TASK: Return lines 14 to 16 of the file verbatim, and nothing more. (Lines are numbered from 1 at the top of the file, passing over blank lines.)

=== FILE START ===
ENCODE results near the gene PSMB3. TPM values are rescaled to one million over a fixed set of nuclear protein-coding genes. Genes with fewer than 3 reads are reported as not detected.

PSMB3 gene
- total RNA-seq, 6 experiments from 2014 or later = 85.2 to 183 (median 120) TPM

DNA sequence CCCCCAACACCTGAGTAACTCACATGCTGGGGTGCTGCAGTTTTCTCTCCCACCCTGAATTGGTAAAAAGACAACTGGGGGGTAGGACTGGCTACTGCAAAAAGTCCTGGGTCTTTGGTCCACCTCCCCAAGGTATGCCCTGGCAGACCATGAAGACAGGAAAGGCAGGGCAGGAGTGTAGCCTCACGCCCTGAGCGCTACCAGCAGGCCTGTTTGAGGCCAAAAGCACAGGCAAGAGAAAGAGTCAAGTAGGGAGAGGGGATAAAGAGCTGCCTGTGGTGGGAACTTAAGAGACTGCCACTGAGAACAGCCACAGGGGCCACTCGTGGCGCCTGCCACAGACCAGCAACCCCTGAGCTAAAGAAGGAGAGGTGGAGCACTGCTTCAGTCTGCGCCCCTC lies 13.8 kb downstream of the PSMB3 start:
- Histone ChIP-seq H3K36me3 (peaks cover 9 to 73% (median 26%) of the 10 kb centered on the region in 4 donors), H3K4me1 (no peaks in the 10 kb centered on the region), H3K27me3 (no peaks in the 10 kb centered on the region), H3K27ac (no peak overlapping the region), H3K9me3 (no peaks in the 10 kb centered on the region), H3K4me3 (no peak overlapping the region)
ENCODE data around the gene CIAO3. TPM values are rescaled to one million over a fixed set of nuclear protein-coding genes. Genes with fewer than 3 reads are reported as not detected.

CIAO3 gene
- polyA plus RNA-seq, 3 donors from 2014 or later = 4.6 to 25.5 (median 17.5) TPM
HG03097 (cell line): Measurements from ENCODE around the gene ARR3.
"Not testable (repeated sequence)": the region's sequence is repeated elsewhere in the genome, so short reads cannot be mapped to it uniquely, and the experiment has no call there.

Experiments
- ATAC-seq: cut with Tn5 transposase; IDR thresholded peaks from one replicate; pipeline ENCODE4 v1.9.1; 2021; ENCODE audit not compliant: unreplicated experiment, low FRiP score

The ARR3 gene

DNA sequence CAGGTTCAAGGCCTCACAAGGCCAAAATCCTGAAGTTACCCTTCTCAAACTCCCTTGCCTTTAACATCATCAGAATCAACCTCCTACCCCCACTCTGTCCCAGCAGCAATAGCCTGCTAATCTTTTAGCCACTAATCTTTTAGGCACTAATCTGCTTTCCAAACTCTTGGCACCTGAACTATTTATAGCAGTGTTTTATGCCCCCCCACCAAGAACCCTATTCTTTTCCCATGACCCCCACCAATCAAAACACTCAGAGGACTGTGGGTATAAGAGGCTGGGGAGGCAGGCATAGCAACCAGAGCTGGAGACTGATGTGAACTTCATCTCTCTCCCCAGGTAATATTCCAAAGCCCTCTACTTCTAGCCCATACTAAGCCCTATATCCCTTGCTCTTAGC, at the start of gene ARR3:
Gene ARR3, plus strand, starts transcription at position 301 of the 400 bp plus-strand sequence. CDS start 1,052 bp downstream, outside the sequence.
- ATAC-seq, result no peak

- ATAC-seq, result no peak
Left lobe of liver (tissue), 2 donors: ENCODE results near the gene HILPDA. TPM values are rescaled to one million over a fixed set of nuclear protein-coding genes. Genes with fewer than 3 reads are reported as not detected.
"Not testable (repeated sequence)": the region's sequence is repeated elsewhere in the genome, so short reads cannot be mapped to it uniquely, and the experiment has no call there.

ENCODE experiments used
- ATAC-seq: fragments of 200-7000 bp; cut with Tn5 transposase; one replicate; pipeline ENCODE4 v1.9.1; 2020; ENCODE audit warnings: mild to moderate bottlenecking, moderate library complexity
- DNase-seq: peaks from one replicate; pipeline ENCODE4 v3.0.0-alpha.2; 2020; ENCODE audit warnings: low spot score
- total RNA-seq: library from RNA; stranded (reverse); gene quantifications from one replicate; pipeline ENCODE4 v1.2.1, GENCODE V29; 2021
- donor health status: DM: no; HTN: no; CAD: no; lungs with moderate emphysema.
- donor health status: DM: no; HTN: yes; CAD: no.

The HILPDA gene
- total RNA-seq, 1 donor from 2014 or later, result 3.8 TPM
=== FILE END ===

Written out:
DNA sequence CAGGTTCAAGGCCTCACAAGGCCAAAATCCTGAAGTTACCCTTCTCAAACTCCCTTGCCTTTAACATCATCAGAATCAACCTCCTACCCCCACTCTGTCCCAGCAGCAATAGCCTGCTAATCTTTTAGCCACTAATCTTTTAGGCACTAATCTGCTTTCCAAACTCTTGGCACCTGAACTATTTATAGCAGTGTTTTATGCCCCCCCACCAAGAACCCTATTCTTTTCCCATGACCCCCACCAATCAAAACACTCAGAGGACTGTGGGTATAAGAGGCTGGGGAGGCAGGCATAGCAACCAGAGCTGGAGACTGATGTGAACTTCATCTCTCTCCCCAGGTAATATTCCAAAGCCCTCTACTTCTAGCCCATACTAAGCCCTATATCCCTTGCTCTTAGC, at the start of gene ARR3:
Gene ARR3, plus strand, starts transcription at position 301 of the 400 bp plus-strand sequence. CDS start 1,052 bp downstream, outside the sequence.
- ATAC-seq, result no peak